Wednesday, October 28, 2009

Lesson 7 notes

We're doing great in class with TWO melodic patterns now (mi re do, and sol sol do). Both are important examples of cadence melodies that pull us back to DO. That's why these patterns make great endings to songs! Songs sound “right” when they end on DO!

We didn't use the bells much in class this week, but there are some fun things you can do at home:

1. Play sol-do on the BOOM-BOOM (ain't it great to be crazy). Sing in the key of bells RED-GREEN (lower case sol do).

2. Play sol-sol-do-do as you say hell-o your-name in the hickety pickety bumblebee song. (Do is on F…we’re singing in F). If you want to play the WHOLE song, play hickety-pickety using the high sol (RED BELL) and mi (dark blue) to be in the key of F.

3. YOU can play the song Scotland's Burning for your child on the bells! Soon she will play it too... the hand signs will give you clues as to what notes to play... just remember to play using the lowercase letters, in the key of F. The high SOL! SOL! SOL! SOL! of FIRE! is on the highest red bell.

Thought for the day from another "Let's Play Music" teacher:

" I noticed the other day that my daughter hadn't played with her doll house for a long time. Gosh, doesn't she like those toys anymore? I decided to get down on the floor with her and pull them out, and started having doll people talk to each other. Not surprisingly, once she saw I was having fun and being silly, she was happy to join in and wanted to play, too. If it turns out that your child is not so inclined to play on the bells or sing the songs from class, maybe a similar approach will be helpful. Play the bells yourself, sing along to the CD in the car, or instigate a game from class with ALL the family members. Hopefully as she sees YOU modeling having fun with music, she'll gravitate to you and decide to give it a try. Be sure to applaud every effort and allow some time for creative exploration, too!"

As always, let me know if you have any questions or concerns. I'll see your students on Thursday!

Tuesday, October 20, 2009

Lesson 6 - Homework Help!


For the theory assignment this week, you’ll need to know some songs that we haven’t used in class! Don’t worry if you don’t know these songs, you can check out these websites that have tunes and lyrics to these and additional songs.

I enjoy playing with any of the above sites to listen to random songs and ask, "Does it end with a Mi Re Do? Does it have a Sol-Sol-Do?" As we learn more and more patterns, you're child will start to recognize and catch on to more and more of the common melodies used in music. Listening to kids’ music while driving in the car will never be boring again!

Sunday, October 4, 2009

Lesson 5

***Please check your email for an updated schedule, as I had to make some changes***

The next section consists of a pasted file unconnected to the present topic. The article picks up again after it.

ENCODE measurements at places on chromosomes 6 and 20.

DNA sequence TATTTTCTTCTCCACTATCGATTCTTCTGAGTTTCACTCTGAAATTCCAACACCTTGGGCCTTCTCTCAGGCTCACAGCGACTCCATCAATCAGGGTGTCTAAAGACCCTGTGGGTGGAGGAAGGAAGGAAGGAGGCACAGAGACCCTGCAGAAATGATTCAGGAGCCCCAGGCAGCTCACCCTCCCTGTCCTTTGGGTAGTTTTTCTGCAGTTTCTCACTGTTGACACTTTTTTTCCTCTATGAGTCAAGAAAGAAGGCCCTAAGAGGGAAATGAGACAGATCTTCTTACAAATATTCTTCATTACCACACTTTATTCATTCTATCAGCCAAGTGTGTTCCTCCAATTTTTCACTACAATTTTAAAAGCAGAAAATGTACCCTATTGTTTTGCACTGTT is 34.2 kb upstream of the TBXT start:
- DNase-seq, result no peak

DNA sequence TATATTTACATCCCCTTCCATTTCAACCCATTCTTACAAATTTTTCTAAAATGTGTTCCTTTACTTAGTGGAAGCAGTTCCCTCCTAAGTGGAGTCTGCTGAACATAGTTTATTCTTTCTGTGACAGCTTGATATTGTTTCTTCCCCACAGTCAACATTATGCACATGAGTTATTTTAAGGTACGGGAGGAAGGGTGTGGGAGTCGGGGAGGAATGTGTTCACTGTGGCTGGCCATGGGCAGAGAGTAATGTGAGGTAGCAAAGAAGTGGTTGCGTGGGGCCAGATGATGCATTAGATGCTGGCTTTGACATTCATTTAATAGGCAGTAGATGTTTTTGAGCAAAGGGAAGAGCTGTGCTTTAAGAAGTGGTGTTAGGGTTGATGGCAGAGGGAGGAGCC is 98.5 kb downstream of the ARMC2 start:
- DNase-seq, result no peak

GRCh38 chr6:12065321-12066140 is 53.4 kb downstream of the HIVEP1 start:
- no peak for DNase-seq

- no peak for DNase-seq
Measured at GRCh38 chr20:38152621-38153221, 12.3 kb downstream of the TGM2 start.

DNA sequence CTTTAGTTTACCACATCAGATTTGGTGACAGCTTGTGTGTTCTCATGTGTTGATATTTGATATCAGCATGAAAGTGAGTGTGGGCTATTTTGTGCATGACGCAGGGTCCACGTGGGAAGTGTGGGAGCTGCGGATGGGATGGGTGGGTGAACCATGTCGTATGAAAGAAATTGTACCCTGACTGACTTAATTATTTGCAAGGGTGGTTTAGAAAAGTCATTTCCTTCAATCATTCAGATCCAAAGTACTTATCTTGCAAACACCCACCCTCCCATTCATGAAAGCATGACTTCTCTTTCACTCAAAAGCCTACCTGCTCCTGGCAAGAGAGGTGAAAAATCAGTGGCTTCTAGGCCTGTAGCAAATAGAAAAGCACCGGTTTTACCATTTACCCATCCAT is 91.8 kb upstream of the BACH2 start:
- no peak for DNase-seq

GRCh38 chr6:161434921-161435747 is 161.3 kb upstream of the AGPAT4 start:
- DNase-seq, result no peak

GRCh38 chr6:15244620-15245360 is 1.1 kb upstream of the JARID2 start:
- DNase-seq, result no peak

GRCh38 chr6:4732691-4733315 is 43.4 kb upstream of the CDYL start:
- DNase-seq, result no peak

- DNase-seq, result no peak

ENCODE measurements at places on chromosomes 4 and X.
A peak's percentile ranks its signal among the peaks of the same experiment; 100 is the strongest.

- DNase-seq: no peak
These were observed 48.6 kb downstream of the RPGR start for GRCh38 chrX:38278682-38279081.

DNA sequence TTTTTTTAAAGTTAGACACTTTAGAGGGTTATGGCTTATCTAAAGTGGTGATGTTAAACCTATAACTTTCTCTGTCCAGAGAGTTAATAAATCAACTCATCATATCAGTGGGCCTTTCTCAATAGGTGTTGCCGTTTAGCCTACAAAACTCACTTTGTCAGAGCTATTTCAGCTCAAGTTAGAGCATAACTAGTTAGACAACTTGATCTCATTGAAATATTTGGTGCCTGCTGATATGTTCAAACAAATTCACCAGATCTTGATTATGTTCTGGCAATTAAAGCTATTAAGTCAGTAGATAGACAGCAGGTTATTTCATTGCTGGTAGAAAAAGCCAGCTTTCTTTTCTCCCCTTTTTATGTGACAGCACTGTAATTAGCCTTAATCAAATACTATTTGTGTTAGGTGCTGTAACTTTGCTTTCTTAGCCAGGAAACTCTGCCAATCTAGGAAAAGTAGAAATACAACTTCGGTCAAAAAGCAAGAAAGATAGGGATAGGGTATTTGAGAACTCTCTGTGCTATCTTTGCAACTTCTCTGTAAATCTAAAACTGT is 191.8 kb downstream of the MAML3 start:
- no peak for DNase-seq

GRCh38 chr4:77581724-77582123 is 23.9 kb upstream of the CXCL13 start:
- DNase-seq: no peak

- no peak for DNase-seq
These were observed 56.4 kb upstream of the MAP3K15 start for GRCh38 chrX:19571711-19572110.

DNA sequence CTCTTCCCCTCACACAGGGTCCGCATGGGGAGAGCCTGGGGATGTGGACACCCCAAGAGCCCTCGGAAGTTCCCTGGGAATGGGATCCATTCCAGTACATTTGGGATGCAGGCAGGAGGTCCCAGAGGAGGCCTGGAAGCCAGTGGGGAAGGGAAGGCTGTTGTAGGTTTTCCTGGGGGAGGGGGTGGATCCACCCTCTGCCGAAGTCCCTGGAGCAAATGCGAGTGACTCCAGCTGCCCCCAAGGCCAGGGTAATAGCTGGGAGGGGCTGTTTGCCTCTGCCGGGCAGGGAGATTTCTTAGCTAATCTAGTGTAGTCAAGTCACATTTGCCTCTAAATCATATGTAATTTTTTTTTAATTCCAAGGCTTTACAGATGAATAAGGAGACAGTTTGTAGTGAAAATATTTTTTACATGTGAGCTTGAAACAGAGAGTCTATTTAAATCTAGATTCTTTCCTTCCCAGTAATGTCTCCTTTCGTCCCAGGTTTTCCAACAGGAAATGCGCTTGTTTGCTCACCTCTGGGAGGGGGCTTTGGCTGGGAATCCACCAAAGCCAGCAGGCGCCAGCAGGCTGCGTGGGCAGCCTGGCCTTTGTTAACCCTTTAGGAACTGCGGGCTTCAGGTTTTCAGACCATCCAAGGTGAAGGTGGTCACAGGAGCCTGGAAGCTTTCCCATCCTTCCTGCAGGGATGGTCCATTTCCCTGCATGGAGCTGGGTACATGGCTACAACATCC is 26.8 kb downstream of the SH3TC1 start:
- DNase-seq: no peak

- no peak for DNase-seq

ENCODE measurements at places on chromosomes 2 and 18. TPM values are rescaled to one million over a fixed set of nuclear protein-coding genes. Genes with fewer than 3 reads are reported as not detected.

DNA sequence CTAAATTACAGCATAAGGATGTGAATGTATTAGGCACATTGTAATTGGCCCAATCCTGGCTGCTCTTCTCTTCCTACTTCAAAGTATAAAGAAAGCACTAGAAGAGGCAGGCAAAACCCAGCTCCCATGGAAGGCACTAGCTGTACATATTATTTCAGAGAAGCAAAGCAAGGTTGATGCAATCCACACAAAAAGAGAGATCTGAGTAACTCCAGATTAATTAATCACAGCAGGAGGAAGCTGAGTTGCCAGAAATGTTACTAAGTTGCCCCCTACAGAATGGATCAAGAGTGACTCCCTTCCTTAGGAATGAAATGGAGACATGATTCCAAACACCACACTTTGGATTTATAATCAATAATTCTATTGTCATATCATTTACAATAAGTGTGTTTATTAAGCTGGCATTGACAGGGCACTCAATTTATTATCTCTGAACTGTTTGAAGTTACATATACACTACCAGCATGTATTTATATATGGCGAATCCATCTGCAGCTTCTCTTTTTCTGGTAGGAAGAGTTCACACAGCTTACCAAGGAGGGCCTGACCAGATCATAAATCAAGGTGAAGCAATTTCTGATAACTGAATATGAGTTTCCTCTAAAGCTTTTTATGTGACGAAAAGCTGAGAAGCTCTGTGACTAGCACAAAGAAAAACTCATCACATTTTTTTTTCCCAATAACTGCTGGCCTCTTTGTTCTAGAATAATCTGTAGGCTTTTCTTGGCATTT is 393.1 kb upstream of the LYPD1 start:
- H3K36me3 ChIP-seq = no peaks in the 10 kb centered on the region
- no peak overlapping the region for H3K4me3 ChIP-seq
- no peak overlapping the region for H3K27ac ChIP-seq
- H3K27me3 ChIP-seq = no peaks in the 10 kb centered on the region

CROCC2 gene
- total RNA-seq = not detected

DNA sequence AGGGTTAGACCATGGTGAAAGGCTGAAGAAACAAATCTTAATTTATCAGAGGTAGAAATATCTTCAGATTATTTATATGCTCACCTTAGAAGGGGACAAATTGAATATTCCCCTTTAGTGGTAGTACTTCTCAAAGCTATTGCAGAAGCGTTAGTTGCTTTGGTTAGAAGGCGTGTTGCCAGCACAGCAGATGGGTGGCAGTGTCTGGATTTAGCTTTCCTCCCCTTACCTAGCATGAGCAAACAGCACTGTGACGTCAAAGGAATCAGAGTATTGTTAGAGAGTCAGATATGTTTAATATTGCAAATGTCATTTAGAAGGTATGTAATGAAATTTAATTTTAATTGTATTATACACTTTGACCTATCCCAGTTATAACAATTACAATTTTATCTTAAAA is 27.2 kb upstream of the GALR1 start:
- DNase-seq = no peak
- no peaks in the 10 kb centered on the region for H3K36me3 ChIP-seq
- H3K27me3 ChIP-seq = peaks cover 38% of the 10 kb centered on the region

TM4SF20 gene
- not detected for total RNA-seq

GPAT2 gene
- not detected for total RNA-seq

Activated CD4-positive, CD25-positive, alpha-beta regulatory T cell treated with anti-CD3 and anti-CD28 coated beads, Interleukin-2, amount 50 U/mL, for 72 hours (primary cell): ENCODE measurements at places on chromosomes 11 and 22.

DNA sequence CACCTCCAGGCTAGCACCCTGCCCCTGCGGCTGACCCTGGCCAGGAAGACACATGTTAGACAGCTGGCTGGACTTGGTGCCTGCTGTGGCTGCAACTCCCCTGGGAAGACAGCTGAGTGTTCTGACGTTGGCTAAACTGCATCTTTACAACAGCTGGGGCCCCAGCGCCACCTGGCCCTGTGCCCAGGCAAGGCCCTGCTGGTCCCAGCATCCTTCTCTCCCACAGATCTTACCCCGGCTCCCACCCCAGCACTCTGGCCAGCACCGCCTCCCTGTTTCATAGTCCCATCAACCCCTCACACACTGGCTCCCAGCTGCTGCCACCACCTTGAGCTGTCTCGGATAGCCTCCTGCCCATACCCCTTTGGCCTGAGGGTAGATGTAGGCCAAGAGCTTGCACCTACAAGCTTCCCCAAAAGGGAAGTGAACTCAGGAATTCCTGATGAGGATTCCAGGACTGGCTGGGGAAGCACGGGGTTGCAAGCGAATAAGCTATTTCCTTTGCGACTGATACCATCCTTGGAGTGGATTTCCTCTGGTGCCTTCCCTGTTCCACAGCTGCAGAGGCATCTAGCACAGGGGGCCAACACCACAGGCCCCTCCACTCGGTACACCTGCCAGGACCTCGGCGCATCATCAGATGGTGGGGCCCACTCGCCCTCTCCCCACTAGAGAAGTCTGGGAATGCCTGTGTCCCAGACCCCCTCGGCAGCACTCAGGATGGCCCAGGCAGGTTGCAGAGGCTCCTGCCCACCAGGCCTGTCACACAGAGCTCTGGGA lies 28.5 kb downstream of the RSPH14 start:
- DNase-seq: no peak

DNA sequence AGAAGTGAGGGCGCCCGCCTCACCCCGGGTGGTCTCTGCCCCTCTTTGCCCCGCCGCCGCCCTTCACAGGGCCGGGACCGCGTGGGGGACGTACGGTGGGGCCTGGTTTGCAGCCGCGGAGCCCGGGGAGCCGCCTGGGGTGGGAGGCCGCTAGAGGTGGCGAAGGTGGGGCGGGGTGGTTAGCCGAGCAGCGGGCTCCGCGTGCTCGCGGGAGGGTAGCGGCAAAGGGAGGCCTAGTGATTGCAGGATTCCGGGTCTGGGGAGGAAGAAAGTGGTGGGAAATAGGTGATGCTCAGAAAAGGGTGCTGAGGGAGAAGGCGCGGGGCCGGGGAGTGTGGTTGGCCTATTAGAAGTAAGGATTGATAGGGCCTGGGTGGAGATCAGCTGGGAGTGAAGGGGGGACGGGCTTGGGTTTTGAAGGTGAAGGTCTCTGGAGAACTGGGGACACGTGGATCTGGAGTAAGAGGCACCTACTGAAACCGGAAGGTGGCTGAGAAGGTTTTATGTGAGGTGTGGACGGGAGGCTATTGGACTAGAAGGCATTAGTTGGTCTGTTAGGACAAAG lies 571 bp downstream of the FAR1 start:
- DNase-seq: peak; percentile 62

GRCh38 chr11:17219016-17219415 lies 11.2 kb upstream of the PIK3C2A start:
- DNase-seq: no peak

The primary chords song and the chords in pieces that we worked on will be an important part of our curriculum from now on. These 3 chords make up 90% of the music we listen to. Developing an ear for the chords will enable your child to understand and compose accompaniments…you’ll see them do so next year! Let me know if you have any questions about how the children can use the chord map to practice pointing to the chord color as they listen to the music on the CD. Help them point on the beat, as if they were strumming the autoharp.

The practice of singing “Do is home” to match a Middle C will also be practiced from now on, so the students can develop relative pitch (the ability to pull a correct pitch from think air!). Parents…YOU can improve your relative pitch, too, with practice. Don’t feel bad if your child learns it more quickly! This is the only exercise in which DO is always assigned Middle C. You know by now that we can build a major scale starting with DO on a C, or F….or any note! Eventually your child will use this knowledge to transpose between keys effortlessly.

The kids had a great time with Ooooo Halloween. This song isn't just for fun, and the ghost sounds we made weren't just nonsense. What we were doing is called "vocal channeling." We are extending their ranges (which is helpful with matching pitch) and using a pure head tone. The "oo" vowel is the best vowel for placing the tone up in the head and forward in the nose and "mask" of the face. Basically, it is a good beginning "voice lesson." It works for adults, too! :-)

Lesson 4 Notes


In class, everyone did such a great job with mi-re-do, that we've modified the song "Hickety Pickety Bumblebee" to end with mi-re-do-do to say hel-lo Tren-ton. It's fun to find out who has a name with more syllables, so you play the red DO bell more times. Why not play with everyone in your family and use first and middle names?

The barnyard song continues to be a big hit. If your child still has trouble getting her HANDS to match to her VOICE (this is common in the beginning), try holding onto her hands and guiding her to clap as she says the rhythm of the animals. If you have some barnyard animal toys at home (or maybe real animals!?), have them talk to each other in these great rhythms!

We practiced again singing the ostinato (repeating part: ding dong) against the melody (the words) in "Hear how the bells". Learn both parts well, and one day when you and your child are waiting in line, you can suggest, "Hey! Why don't YOU sing the ostinato and I'll sing the melody!" and you will sound great together. We'll do it in class next week so you can see just what I mean.